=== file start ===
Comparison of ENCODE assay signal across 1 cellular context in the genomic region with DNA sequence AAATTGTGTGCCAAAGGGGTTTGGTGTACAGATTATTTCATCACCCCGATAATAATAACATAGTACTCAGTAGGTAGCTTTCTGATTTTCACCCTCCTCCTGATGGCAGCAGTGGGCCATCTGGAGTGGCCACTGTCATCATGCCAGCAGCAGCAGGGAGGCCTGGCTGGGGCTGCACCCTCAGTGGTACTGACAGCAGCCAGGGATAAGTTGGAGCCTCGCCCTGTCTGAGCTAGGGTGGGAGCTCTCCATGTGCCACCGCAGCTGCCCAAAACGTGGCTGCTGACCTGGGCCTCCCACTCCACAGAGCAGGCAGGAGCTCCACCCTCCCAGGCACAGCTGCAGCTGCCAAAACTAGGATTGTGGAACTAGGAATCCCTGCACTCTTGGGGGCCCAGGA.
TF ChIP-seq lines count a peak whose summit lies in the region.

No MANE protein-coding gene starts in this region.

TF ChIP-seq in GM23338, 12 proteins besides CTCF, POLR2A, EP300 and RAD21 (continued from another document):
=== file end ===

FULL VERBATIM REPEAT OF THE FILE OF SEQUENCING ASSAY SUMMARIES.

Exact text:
Comparison of ENCODE assay signal across 1 cellular context in the genomic region with DNA sequence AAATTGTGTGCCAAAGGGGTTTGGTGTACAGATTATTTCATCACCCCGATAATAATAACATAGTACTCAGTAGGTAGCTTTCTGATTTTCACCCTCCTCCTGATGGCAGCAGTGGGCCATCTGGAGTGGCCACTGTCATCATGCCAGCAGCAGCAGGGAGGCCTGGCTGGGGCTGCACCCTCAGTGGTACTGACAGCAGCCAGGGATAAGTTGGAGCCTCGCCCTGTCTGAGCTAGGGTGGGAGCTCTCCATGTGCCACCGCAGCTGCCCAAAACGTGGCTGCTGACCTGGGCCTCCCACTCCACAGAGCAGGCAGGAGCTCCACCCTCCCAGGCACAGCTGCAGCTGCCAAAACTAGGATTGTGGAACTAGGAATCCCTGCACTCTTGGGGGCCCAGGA.
TF ChIP-seq lines count a peak whose summit lies in the region.

No MANE protein-coding gene starts in this region.

TF ChIP-seq in GM23338, 12 proteins besides CTCF, POLR2A, EP300 and RAD21 (continued from another document):